Haas mill advice



What's DNC?
-Martin
Add pictures here
<% if( /^image/.test(type) ){ %>
<% } %>
<%-name%>
Add image file
Upload
m wrote:

Martin:
====================================================================http://en.wikipedia.org/wiki/Direct_Numerical_Control
Direct Numerical Control, also known as Distributed Numerical Control, (both DNC) is a common manufacturing term for networking CNC machine tools. On some CNC machine controllers, the available memory is too small to contain the machining program (for example machining complex surfaces), so in this case the program is stored in a separate computer and sent Direct to the machine, one block at a time. If the computer is connected to a number of machines it can Distribute programs to different machines as required. Usually, the manufacturer of the control provides suitable DNC software. However, if this provision is not possible, some software companies provide DNC applications that fulfill the purpose. ===================================================================    That might illuminate BD's comment: "Slave computers are a dime a dozen and proper DNC software can start and stop anywhere in a program."
--
BottleBob
http://home.earthlink.net/~bottlbob
  Click to see the full signature.
Add pictures here
<% if( /^image/.test(type) ){ %>
<% } %>
<%-name%>
Add image file
Upload

Thank you,
-Martin
Add pictures here
<% if( /^image/.test(type) ){ %>
<% } %>
<%-name%>
Add image file
Upload

Martin, Check out this 15,000 to 40,000 RPM Air Spindle that can be used in the Tool Changer. It is designed as a kit for HASS mills. See the video at this site. www.bryanmachine.com
Call Steve Bryan for details. His number is on the site.
Good Luck, Jim
Add pictures here
<% if( /^image/.test(type) ){ %>
<% } %>
<%-name%>
Add image file
Upload

We have several VF3's the one I use is almost a year old it has the 7500 RPM spindle. I have engraved steel, brass and aluminum. I mostly run 6,000 rpm and the machine has a default of 15. inch feed in it's engraving program. I have used 20" feed in steel with .005 depth of cut. looked fine to me. I used a 1/16 diameter carbide ball end mill. The higher speeds are nice and they use it a lot on the other machines that run production. I cut mostly steel and make fixtures and tooling.
I think the higher speed with the higher rapids is a good idea. If the rapids seem to fast for you, you can set the default to a lower speed. Our foreman set max rapids at 50%.
We have the 24 tool changer and several times needed more tools than that. I would suggest you get as many tools as you could. You don't have to use all of them, but you can't use them if you don't have them.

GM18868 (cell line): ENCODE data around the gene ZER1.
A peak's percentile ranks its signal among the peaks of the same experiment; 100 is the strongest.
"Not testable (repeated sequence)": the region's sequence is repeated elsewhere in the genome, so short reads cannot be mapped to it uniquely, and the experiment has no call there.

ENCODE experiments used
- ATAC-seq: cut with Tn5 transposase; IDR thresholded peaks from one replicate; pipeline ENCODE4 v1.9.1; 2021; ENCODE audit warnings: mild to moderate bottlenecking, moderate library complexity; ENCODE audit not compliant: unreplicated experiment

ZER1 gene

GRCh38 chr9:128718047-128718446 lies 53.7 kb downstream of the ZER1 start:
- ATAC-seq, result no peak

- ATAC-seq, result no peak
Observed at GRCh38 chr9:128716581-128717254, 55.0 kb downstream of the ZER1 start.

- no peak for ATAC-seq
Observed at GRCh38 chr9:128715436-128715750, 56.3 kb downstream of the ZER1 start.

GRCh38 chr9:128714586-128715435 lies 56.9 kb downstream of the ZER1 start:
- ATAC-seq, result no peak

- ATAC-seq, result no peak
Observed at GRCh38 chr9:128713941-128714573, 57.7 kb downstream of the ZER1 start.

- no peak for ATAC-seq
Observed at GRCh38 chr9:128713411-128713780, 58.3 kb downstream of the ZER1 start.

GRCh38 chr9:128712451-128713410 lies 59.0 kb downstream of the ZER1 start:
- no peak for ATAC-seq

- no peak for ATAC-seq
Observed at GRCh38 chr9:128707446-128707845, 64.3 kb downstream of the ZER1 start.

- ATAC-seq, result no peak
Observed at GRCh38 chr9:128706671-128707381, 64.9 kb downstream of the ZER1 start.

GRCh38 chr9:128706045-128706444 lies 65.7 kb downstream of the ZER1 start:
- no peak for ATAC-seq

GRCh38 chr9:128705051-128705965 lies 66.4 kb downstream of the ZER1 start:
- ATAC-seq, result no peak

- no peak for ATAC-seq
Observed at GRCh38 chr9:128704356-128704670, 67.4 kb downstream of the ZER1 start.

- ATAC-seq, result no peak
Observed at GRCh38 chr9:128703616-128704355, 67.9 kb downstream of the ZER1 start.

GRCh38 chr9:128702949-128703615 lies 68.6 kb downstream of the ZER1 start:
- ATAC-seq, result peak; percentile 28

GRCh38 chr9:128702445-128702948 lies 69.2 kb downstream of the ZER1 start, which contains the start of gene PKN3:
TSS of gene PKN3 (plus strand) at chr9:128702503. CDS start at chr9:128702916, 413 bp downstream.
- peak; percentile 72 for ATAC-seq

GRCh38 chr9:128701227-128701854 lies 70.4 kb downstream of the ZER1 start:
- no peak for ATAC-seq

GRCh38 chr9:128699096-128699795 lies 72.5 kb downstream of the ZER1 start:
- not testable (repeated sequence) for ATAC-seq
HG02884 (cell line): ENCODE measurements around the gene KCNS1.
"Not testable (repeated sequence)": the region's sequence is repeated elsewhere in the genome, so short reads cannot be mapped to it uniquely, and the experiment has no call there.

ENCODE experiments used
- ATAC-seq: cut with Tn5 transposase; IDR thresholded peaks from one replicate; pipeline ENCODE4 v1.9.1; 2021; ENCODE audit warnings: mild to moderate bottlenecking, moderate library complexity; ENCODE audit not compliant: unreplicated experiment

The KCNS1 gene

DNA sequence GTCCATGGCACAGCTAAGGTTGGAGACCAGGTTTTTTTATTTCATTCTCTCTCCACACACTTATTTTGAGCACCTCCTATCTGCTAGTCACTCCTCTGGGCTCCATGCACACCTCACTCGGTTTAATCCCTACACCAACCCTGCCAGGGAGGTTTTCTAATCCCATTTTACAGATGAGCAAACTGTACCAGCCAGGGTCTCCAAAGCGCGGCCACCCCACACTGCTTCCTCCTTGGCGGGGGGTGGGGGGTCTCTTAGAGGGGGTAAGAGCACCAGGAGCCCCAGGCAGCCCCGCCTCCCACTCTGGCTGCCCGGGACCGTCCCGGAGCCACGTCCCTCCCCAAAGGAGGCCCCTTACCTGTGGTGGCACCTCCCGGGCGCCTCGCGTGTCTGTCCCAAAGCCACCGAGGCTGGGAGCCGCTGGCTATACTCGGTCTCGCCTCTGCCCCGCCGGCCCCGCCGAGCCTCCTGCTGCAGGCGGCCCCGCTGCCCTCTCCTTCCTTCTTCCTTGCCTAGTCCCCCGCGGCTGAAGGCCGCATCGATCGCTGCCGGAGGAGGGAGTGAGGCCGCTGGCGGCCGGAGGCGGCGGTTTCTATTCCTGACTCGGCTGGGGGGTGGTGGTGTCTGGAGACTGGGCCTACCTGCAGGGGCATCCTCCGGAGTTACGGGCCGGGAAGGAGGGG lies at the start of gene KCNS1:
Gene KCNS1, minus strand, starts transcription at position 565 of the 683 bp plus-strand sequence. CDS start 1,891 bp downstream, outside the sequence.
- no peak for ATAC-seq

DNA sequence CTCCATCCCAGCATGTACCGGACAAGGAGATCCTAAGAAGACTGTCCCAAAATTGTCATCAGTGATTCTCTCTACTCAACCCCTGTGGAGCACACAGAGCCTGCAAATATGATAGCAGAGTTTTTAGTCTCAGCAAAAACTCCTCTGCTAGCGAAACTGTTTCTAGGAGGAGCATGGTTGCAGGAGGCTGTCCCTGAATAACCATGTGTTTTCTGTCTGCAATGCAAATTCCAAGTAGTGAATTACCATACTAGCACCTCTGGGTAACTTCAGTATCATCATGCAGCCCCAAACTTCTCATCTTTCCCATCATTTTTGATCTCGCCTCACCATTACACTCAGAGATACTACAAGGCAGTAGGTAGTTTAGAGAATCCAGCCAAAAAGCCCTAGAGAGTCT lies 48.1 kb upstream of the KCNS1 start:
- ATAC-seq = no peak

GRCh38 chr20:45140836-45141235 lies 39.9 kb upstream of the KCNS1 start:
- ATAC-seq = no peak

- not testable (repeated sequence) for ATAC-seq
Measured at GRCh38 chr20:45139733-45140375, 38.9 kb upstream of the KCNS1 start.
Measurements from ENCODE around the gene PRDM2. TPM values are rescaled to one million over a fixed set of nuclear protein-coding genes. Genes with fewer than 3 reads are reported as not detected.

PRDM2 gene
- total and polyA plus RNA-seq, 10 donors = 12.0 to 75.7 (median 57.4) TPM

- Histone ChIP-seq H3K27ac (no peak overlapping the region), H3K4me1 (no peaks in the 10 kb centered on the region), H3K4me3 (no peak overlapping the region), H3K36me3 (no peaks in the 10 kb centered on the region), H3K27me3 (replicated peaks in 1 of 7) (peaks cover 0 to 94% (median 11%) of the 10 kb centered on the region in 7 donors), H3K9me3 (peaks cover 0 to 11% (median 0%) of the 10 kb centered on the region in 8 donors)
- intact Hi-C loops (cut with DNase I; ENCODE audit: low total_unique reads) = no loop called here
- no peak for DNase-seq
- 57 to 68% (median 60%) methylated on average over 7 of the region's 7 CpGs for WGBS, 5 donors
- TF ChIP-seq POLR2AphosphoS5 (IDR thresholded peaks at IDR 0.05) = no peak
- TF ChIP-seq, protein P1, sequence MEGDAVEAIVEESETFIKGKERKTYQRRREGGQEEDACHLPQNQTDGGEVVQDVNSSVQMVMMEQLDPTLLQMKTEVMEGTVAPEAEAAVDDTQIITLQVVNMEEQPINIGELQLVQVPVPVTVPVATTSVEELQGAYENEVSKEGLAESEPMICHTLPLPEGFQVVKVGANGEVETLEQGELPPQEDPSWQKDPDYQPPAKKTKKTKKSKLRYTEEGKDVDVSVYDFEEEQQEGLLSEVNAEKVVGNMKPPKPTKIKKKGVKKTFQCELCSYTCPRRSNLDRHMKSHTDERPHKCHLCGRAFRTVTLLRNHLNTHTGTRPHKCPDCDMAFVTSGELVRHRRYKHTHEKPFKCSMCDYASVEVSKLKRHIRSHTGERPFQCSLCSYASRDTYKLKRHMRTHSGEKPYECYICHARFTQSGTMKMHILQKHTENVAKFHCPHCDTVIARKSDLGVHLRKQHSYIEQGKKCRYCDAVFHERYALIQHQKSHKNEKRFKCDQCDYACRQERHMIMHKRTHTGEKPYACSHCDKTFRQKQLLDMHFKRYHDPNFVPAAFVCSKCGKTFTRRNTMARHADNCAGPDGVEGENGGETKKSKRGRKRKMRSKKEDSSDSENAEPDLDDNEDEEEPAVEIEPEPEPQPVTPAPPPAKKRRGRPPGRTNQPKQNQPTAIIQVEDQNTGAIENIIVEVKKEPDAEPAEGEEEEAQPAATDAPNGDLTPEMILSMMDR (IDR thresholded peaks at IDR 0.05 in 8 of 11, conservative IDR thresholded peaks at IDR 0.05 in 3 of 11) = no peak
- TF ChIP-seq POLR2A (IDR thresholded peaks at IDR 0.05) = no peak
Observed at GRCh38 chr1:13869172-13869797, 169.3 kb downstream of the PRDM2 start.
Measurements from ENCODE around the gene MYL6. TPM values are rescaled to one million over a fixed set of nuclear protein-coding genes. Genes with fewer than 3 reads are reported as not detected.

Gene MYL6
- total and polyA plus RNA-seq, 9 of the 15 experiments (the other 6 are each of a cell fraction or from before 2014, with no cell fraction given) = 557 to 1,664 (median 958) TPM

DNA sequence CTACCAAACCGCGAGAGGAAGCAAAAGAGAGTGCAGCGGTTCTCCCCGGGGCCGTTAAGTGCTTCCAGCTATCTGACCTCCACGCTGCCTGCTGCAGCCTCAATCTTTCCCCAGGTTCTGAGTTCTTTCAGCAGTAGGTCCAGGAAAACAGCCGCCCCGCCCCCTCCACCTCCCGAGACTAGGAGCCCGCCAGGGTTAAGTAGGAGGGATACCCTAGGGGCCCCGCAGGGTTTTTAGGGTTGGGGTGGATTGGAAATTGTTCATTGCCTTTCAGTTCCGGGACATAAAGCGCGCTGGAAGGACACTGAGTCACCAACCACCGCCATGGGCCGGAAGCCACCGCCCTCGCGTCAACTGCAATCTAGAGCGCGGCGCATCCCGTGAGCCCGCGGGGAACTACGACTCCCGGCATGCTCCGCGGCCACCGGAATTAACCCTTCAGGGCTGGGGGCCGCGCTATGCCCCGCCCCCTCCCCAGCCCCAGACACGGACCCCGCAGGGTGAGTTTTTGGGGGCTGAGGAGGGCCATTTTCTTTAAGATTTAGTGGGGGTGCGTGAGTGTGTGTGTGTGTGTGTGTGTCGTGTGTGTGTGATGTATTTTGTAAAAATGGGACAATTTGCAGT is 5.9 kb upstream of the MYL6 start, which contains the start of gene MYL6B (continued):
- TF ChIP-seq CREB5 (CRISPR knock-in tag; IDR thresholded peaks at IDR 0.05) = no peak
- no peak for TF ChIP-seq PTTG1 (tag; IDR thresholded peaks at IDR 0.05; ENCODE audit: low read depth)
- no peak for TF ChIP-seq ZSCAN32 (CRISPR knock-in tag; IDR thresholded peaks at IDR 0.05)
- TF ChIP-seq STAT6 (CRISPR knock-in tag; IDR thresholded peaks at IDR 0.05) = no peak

We got the programmable nozzle for coolant which is a real nice feature. Also the USB port is nice to save programs on in addition to uploading to a server. Having a program on my USB drive saved me a couple of times, when someone deleted an upload they didn't think we needed any longer.
Also all the tables were not flat when new on delivery. So we milled off .003 and got the tables flat all the way across. This was to improve accuracy for the 4th axis.
Richard W.
Add pictures here
<% if( /^image/.test(type) ){ %>
<% } %>
<%-name%>
Add image file
Upload
Just throwing in my two cents worth, all good answers and valid points. I have a 2001 VF-0E with 1mb memory, side mount tool changer and 10K spindle. I run mold bases with a laptop to DNC programs 4 to 6mb files to the controller.
Spindles above 15K require tool balancing, that at 10 and 12K is not as critical. 12K is a good way to go, I do a fair amount of engraving and the tool makes a big difference as well. Take a look at the Onsrun from J&L, I am getting good results. Once you get into ceramic bearings 15K+, any hard hit has the potential to junk the spindle. As a beginner, it is not a matter of if!
The 24 tool side mount tool changer has been much more reliable than the umbrella styles I have worked with. If you have hard water the tool tray will eventually rot out with electrolysis. Get to know your Water and Ice stores or consider an RO system. I have the eight tools I use most loaded in my side mount and touched off ready to go, so many of my programs can be run with the addition of drills or form cutters and setting the work offset.
Through spindle works well with deep hole drilling, but is generally not worth the added expense of tools, tool holders and maintenance. Programmable coolant will work great for the majority of machining.
High speed machining should be considered for 3-axis mold geometry small cuts at elevated feed rates. Instead of taking 40 blocks at a time the controller takes 120, more look ahead means less stutter when the code is flying across the screen.
The high intensity lights are great for set up and examination of the work.
The table slots are typical, I think the threaded holes are metric and work great with subsystems like Chick. I have an aluminum plate with tapped holes and dowels pin holes to locate plate work and can run three Kurt 3600V vises. The VF-3 I have run can hold five vises tight and the VF-4 SS ran with six no problem. Most rapids are fast enough to cover the table faster than you want to think about, use the 25% and 50% Rapid Override buttons until you get use to it.